Chemicals are difficult to eliminate during wastewater treatment. In this article I discuss two harmful chemicals found in wastewater that any treatment system must first seek to eliminate:
1. Nitrate: nitrates are widely distributed in soil, water and plants and are found in most foods and drinking waters. The excess nitrate in wastewater may come from agricultural sources, because nitrates form the basis of many fertilizers. Nitrate as a chemical in wastewater can also come from domestic and industrial effluents, and decaying animal and vegetable matter. Symptoms of acute poisoning include headache, vomiting, flushing of the skin, hypotension, collapse, convulsions and coma.
In infants, methaemoglobinaemia can develop after exposure to high levels of nitrate. Methaemoglobinaemia occurs when the ferrous ion of haemoglobin is oxidized to the ferric form. This form of haemoglobin is less effective at carrying oxygen. The earliest clinical feature is cyanosis, but after 30 – 40% of haemoglobin has been converted to methaemoglobin, there is weakness and excertional dyspnoea. After about 60% has been converted, respiratory depression and stupor develop. Death may follow soon after. Diagnosis of acute nitrate poisoning is aided by the demonstration of methaemoglobin in blood samples. Treatment is by giving oxygen and possibly the antidote, which is methylene blue or ascorbic acid.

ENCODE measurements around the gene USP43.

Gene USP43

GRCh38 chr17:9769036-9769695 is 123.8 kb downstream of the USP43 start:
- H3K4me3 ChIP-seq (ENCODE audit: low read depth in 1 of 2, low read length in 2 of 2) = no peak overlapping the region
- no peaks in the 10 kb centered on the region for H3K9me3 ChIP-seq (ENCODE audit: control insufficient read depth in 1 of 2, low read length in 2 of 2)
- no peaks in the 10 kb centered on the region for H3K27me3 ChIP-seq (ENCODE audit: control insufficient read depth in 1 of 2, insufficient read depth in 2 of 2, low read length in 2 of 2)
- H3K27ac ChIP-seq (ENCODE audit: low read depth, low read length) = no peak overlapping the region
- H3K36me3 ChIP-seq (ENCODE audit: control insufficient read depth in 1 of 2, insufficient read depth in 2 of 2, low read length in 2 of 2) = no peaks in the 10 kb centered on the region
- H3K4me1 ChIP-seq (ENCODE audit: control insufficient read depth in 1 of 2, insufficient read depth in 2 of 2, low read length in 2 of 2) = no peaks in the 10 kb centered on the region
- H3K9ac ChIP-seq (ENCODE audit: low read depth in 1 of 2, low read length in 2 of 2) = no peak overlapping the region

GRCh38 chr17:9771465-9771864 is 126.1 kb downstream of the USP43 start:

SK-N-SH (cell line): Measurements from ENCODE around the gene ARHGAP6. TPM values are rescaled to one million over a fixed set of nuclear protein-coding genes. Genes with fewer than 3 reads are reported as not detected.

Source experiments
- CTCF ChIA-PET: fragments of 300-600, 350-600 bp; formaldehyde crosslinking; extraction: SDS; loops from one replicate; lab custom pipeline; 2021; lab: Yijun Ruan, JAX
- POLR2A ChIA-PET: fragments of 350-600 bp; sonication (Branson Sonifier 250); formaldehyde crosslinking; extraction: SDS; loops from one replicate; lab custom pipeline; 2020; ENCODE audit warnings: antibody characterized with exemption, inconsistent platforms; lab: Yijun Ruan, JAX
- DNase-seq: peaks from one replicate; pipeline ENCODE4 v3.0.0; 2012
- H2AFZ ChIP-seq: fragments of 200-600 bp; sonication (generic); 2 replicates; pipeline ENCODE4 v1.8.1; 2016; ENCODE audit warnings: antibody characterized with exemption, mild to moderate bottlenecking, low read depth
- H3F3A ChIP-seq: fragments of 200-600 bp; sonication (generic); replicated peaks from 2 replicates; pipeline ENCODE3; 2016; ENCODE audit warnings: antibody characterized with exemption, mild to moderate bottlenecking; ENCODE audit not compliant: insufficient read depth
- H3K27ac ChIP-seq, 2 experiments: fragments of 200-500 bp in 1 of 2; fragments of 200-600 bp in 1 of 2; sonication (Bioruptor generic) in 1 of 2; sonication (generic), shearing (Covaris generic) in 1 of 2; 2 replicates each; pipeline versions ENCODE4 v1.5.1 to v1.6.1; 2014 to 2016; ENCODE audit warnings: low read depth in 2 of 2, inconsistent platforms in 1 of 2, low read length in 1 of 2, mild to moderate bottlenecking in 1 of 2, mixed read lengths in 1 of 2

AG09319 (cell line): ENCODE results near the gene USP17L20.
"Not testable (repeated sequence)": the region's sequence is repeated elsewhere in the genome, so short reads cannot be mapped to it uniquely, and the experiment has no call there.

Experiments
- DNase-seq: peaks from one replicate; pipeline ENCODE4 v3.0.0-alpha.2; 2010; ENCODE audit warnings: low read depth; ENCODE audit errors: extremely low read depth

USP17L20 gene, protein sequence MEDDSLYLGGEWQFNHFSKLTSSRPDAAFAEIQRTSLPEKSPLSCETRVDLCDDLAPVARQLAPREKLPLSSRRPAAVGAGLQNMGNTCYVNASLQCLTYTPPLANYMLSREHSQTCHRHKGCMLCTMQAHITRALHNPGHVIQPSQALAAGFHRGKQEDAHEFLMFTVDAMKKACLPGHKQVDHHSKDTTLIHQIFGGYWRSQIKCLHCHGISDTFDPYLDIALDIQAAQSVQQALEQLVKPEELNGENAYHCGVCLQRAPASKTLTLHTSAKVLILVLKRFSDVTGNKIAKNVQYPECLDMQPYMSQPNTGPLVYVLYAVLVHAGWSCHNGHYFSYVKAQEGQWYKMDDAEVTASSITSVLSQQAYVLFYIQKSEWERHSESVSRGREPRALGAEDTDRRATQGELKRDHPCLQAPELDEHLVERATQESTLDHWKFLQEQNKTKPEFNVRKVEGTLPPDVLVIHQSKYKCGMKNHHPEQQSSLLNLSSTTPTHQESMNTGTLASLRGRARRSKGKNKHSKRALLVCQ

2. Sodium: the relative importance of drinking-water sodium depends on the sodium concentration in water and the total sodium intake from all sources. In adults acute poisoning from sodium chloride is virtually unheard of due to the efficient way that the kidneys handle sodium. Salt has been used therapeutically as an emetic, and large oral intakes will usually induce vomiting, with the ejection of the salt. However, hypernatraemia may develop in the very young and in those with impaired renal function. Clinical features of hypernatraemia may include cerebral and pulmonary oedema with convulsions, muscle twitching and breathlessness.
For most healthy adults, drinking-water sodium contributes only marginally to daily sodium intake. Nevertheless, it is important to eliminate this chemical in wastewater before discharge into water bodies. For the very young and those on severely reduced sodium intakes for medical reasons, water-sodium levels can cause problems when moderately elevated. Sodium in wastewater can contaminate drinking water sources leading to the above mentioned problems.